November 19, 2014
Seniors are often warned to avoid falls. But why? Why is this demographic so frequently singled out when fall injuries can prove dangerous to anyone at any age?
Osteoporosis. It is this fear that prompts healthcare providers to constantly caution senior patients about fall hazards such as slippery bath tiles and loose rugs. Though many conditions can diminish motor coordination and increase fall risks, osteoporosis can turn a slip and fall accident into a life-threatening event. Understanding this disease, which affects approximately 40 million people in the United States, is the first step in stopping it.
The National Osteoporosis Foundation calls osteoporosis “a disease of the bones.” Bone is mostly porous tissue; otherwise the skeletal system would be so heavy as to render movement nearly impossible. The spongy nature of bone also allows it to absorb pressure and bend with it. However, a variety of circumstances can lead to excessively porous bone that easily breaks. When the density of the skeletal system becomes severely low, it is termed osteoporosis.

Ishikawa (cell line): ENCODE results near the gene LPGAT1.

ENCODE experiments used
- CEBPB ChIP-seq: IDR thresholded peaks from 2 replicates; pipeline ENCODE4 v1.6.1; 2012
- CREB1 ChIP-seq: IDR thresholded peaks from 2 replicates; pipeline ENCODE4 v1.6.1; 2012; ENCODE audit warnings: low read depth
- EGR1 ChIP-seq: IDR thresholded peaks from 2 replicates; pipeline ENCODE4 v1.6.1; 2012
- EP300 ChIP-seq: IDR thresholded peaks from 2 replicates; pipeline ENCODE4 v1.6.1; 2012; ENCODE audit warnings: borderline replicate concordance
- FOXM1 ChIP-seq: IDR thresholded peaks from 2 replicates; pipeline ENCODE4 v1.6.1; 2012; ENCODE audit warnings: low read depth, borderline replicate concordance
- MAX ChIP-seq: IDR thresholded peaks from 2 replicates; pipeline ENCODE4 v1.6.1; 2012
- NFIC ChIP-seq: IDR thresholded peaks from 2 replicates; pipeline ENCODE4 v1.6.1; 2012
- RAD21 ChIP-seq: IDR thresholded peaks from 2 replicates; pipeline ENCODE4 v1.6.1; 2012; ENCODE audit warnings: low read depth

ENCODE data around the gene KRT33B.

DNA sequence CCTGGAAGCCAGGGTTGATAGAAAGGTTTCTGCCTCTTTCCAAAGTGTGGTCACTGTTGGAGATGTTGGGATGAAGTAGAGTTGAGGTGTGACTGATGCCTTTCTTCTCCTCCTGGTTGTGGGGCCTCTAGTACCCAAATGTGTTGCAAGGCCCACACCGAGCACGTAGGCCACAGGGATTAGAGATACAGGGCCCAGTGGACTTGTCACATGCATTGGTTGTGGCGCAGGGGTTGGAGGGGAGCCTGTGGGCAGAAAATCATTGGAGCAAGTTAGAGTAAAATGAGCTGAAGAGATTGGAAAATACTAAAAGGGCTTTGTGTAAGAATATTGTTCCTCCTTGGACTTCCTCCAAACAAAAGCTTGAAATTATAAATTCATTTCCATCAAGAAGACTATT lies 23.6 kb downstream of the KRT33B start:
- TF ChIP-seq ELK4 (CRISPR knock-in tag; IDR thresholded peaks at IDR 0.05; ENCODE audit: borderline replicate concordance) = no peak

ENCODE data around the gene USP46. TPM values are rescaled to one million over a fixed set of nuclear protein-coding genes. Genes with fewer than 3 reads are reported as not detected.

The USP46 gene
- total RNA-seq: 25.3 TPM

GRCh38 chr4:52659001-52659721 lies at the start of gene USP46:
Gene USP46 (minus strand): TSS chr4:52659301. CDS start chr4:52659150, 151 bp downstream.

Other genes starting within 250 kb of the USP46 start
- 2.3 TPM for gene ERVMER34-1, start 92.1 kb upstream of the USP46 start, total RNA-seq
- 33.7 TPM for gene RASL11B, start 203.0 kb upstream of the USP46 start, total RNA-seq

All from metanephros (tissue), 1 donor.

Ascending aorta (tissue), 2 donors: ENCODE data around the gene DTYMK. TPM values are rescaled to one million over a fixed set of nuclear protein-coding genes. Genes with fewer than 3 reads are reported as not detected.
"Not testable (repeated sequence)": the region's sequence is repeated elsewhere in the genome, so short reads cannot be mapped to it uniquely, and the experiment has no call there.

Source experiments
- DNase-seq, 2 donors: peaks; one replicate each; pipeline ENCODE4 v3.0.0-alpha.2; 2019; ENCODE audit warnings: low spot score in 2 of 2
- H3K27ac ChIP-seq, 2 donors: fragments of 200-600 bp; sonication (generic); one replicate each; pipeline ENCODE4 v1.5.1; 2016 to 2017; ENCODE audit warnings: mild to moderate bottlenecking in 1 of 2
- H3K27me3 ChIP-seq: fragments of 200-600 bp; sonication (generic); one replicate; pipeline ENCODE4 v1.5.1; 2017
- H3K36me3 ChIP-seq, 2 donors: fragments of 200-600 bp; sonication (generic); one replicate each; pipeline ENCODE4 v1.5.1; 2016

Bone reaches peak density in early adulthood. New bone growth then slows, which is why a person is at greater risk for osteoporosis at 75 than 25. Older women in particular suffer a high rate of osteoporosis because their bodies reduce the production of estrogen, a hormone that bolsters bone health. Should a fall occur, a fracture could mean long-term hospitalization and permanent disability, which may prevent many seniors from staying put at home.
Preventing osteoporosis is central to the health of all seniors. To keep bones healthy, dense, and strong, eat a nutrient-rich diet that contains plenty of calcium and vitamin D. Weight-bearing exercise can also protect the skeletal system. Individuals age 50 or older may also want to consult a doctor for a bone density screening. If osteoporosis is found, a physician can begin treatment to stabilize and even reverse this condition.
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